THe baNKING laW JourNal
federal savings associations pursuant to the legal standard in Barnett. The alignment of preemption standards for these entities suggests that state law will not be preempted for subsidiaries, affiliates and agents of federal thrifts under the Home Owners’ Loan Act. It also suggests that preemption deter- minations for federal savings associations are subject to the same publication and judicial review provisions as national banks.
state enForcement oF Federal consumer Protection law
The CFP Act expressly provides for state enforcement of its provisions and regulations issued thereunder. As a general rule, a state attorney general or its equivalent may bring civil actions, in either state court or a district court within the state, in order to enforce the Act and Bureau regulations, and to secure remedies provided by the Act or other federal law.41 The state must bring suit in a court that has jurisdiction over the defendant. In addition, a state regulator may initiate suits or administrative proceedings to enforce the Act or its regulations, or to secure remedies, against entities that are licensed, chartered, incorporated, or authorized to do business under that state’s laws. Notwithstanding this grant of authority, the Act specifies that it does not affect provisions of any “enumerated consumer law” that relate to a state’s authority to enforce such laws.
However, state attorneys general are prohibited from enforcing provisions of the Act against national banks or federal savings associations.42 If a state court or federal district court within a state has jurisdiction over a national bank or federal thrift, the state’s attorney general may file suit against the bank or thrift in either court, but only to enforce a Bureau regulation pre- scribed under the Act or to secure a remedy provided for under federal law.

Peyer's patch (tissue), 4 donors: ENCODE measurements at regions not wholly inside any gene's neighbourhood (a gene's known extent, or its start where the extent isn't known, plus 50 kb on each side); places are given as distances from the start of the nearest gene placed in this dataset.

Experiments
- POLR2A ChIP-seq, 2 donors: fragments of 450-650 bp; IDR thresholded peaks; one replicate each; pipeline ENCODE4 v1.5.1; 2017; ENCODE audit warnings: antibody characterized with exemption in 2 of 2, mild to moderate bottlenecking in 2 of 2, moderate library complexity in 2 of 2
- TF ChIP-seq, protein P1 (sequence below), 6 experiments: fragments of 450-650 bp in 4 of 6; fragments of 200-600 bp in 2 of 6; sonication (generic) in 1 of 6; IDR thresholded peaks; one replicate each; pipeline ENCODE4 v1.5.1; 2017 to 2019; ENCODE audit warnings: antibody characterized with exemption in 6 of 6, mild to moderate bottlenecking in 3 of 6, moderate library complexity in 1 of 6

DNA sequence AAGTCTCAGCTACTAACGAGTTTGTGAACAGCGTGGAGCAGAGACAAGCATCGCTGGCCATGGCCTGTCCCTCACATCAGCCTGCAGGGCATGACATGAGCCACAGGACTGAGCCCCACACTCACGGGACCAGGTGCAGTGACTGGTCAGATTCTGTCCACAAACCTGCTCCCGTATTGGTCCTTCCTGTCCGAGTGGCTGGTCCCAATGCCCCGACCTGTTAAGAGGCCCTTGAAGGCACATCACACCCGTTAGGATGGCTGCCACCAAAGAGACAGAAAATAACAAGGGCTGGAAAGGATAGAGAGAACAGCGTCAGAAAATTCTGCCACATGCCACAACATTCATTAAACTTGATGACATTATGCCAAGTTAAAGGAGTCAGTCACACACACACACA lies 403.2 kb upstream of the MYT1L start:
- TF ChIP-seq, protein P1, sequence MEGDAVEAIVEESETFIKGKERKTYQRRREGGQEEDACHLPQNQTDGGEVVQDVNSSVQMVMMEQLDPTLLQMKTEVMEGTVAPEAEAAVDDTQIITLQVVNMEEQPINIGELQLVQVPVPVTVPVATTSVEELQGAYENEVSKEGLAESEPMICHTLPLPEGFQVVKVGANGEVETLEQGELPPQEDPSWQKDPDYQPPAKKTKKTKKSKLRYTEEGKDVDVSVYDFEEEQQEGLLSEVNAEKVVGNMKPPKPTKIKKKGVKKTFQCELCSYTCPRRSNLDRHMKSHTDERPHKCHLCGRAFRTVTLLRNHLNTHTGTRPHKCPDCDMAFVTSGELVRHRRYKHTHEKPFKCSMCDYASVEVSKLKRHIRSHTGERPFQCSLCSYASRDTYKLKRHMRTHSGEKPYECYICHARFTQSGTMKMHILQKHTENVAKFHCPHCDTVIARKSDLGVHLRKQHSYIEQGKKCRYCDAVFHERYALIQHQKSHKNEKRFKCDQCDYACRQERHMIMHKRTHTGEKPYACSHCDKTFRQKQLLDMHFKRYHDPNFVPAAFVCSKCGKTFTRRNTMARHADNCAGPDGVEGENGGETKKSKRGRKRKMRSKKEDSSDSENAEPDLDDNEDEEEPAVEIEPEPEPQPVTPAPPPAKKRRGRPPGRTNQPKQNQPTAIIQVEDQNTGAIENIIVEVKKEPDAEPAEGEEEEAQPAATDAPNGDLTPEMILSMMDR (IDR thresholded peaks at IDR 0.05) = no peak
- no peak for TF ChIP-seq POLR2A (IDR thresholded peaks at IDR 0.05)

Prior to bringing an action or proceeding to enforce the Act or a Bureau regulation against a covered person, a state attorney general or regulator must provide notice and a copy of the complaint to the Bureau and any pruden- tial regulator of that person.43 If it is not practical to provide prior notice, the state must provide notice “immediately upon instituting the action or proceeding.” Once notice has been given, the Bureau may: (1) intervene as a party; (2) remove the action to an appropriate federal district court and